Tuesday, August 23, 2011

The Ads of Dragon: Indiana Jones Roleplaying Game

May 1984 saw the release of Indiana Jones and the Temple of Doom, while issue #89 of Dragon (September 1984) saw the appearance of this advertisement:
I won't deny that, when I saw this ad, I was pretty excited. The Indiana Jones movies were my gateway to the movie serials of yesteryear and, from there, to the pulp magazines that inspired them both. So, when I heard that TSR was producing a RPG based on the movies, I was really looked forward to it. How disappointed I was when I finally got hold of a copy of the thing! Players were expected to play one of several pre-generated characters and there were no rules for creating your own, which caused considerable problems. After all, who wants to play Short Round or Sallah when their buddy gets to play Indy? The game also made heavy use of cardboard fold-up "miniatures" for adjudicating many of its rules, which was fine if you had the right fold-ups, but, if you didn't -- which was invariably the case for scenarios you made up yourself -- you were out of luck.

In retrospect, I suspect the Indiana Jones Roleplaying Game was intended as a "gateway" game for kids who weren't already in the hobby and, on that level, perhaps it was better than I remember its being. As I recall, though, it didn't sell well and there were only a handful of modules released for it (two of which were based on the then-released movies). The game is mostly remembered for the erroneous belief that TSR tried to trademark the word "Nazi," based on a misunderstanding about the illustrations on the cardboard fold-ups. In addition, a copy of the game burnt by employees at TSR UK is responsible for the name of the Diana Jones Award for Excellence in Gaming.

12 comments:

  1. A couple years ago, I had the opportunity to purchase a complete set of this game, used. I have been (and still am) a fan of "pulp" RPGs and am constantly on the lookout for one that meets my expectations. Most fail but still end up my book shelf alongside other un-played RPGs collecting dust.

    Indiana Jones was so terrible, it didn't even meet the "dusty shelf" criteria...I returned it the same day I had a chance to read it.

    On the other hand, the Diana Jones award is fairly prestigious in certain circles.
    : )

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  2. You're describing almost exactly my experience with the game. Excited then disappointed. I no longer remember the details but I recall thinking the game as such was pretty lousy, too.

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  3. I completely share the same sentiments. The West End Games Indiana Jones was probably much better.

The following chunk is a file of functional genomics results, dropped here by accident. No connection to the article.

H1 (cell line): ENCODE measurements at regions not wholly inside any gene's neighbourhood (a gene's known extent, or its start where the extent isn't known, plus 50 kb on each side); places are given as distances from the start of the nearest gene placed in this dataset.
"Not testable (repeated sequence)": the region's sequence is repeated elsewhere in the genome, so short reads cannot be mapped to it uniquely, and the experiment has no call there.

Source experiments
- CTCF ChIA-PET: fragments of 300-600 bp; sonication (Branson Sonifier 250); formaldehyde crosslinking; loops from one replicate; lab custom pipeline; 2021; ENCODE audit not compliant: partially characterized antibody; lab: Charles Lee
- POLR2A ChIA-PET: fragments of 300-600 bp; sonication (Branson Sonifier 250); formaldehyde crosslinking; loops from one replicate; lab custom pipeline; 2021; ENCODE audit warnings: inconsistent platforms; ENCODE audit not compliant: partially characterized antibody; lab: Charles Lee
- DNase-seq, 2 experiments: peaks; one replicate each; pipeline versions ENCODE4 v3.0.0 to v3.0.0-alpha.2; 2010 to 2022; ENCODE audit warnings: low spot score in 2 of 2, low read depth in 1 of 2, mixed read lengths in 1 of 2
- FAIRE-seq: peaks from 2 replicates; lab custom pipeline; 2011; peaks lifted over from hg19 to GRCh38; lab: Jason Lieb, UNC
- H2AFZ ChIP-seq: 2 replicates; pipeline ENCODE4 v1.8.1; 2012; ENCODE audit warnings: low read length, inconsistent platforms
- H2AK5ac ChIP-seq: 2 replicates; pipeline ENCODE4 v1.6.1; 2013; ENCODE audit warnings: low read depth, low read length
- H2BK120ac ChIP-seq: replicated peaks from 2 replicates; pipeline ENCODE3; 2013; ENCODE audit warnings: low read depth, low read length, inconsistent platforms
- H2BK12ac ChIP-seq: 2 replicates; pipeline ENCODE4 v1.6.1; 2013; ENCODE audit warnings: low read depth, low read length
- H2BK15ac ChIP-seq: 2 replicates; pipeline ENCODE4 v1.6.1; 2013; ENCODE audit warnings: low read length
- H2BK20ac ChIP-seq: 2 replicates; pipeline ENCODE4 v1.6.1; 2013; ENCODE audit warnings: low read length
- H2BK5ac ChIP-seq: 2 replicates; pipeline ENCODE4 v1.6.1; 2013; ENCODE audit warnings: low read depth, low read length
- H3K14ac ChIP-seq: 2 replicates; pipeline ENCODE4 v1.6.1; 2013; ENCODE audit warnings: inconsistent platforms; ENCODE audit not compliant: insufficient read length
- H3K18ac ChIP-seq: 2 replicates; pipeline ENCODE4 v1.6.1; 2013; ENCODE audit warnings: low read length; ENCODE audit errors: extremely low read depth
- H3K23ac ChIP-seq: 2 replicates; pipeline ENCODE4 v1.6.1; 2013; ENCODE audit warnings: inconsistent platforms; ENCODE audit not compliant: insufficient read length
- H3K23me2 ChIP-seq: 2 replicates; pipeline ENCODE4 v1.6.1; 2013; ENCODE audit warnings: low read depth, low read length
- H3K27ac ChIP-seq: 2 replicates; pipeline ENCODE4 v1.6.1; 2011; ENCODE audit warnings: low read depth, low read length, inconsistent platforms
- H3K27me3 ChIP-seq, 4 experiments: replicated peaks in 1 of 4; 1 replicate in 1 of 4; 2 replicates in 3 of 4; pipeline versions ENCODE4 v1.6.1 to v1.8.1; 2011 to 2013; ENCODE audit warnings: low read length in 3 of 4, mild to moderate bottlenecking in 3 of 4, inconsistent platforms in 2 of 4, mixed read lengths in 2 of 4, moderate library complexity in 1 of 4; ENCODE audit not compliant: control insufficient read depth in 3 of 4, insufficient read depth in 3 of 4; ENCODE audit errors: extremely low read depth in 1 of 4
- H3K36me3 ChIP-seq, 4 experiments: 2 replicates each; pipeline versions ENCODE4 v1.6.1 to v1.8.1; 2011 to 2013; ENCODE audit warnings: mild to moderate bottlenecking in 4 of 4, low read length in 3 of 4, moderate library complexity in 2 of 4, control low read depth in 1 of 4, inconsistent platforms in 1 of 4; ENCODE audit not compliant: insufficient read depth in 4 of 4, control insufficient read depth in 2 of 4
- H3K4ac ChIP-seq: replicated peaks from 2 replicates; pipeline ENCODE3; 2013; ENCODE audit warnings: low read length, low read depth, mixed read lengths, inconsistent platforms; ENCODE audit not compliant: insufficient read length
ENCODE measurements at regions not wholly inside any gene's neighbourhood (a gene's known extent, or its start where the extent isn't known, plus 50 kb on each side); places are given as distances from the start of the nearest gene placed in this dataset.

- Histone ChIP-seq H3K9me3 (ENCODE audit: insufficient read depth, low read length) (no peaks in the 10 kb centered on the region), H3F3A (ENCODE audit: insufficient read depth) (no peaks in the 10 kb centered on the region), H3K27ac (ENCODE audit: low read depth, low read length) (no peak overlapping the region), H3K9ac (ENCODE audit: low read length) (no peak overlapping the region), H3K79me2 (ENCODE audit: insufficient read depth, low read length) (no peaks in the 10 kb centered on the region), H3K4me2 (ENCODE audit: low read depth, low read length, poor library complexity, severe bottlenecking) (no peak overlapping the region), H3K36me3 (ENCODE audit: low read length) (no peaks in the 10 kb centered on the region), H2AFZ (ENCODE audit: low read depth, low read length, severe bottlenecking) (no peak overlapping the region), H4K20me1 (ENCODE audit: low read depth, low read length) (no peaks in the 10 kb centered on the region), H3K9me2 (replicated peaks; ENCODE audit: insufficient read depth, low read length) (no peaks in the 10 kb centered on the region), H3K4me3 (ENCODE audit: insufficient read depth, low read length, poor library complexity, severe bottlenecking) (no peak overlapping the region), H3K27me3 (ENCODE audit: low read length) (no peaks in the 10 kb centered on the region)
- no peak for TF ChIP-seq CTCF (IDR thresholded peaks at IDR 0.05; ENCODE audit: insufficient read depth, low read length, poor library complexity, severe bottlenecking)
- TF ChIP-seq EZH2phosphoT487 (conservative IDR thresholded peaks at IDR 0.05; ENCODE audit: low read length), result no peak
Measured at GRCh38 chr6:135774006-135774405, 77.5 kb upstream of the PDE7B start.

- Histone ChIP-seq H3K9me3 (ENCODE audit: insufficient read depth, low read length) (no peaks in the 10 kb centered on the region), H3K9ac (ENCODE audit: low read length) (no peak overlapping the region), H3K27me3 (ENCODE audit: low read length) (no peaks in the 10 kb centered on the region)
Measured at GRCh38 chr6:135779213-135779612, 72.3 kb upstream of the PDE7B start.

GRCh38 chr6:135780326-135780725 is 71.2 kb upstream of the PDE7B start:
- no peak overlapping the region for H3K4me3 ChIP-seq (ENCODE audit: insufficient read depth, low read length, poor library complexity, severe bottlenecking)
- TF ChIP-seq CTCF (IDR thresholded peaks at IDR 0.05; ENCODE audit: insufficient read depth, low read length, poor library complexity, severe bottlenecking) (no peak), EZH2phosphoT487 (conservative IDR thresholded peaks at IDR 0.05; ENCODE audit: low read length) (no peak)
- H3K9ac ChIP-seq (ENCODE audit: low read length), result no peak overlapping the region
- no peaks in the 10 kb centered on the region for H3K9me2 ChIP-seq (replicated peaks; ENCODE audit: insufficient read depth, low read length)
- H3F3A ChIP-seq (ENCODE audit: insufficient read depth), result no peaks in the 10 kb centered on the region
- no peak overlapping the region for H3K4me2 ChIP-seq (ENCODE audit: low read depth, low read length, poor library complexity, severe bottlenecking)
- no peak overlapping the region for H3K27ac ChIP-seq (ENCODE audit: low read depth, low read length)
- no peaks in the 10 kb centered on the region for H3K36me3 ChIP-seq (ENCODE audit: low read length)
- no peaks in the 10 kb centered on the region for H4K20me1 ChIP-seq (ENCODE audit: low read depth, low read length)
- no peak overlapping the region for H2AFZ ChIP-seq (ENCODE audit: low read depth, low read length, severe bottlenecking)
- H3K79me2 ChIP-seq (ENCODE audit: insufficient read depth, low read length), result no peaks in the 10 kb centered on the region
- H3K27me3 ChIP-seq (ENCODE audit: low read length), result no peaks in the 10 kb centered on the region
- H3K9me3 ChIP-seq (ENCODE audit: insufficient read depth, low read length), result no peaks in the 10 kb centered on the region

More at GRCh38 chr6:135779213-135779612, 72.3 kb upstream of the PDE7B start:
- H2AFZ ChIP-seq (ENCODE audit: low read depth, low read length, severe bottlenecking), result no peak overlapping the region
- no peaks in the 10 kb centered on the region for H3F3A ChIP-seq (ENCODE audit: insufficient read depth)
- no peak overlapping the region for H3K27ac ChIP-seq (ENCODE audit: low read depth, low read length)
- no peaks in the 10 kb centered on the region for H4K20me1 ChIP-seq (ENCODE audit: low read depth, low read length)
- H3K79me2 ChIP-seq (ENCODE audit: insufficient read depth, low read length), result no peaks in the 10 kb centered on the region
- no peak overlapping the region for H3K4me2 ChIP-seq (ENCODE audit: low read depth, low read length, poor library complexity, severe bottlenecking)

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  4. The char gen rules appeared in the Judge's Screen, and they weren't too bad.
    West End Games published two Indiana Jones games; one based on the MasterBook system, and it was pretty horrid.
    The true gem, however, is the Indiana Jones Adventures book, which uses the d6 system; in a single book there are adventures and setting information.

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  5. I'd completely forgotten he had a mustache.

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  6. I'm probably one of the few who was never much of a fan of the movie series, so the game had little appeal for me.

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  7. Hmm. I actually thought the rules and general presentation of the game were pretty cool. It was the first "pulp" game I'd come across, before I ever knew that (slightly misapplied) term.

    The initial limitation to pregen characters was a bit strange, though.

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  8. Played it for a while the game rules worked for pulpy movie adventures. I just whipped upa set of character generation rules and we had a mob of adventurers like "Yucatan Sam", "Idaho Joe" and "Mexico Mel" running about the globe. It was an easy fill-in RPG game with a quick set-up.

    I don't recall the paperstand-ups being much of an issue at all in playing the game. But we are talking about 20+ years ago.

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  9. I just happened across a review for this game in White Dwarf #61. The review was positive - overall score of 7, same as the D&D Companion Set reviewed in the same issue.

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  10. Anyone who makes an RPG without character-generation rules deserves to get punched, frankly.

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  11. I got this from a hobby shop in baton rouge when it came out, I was about 9 or 10, & yes, when I opened it & searched for how to roll up my own "Indy", & couldnt locate it, I was bummed. I didnt really care to simply replay scenes from the movies, so the game just missed the mark for me. Got moved to a binder eventually, never played, then who knows what happened to it...

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  12. I can’t really comment on the game. But I wanted to note that most people I’ve gamed with enjoy a “supporting” role as much as a “lead”. I’d be happy to try one of the characters other than Indy.

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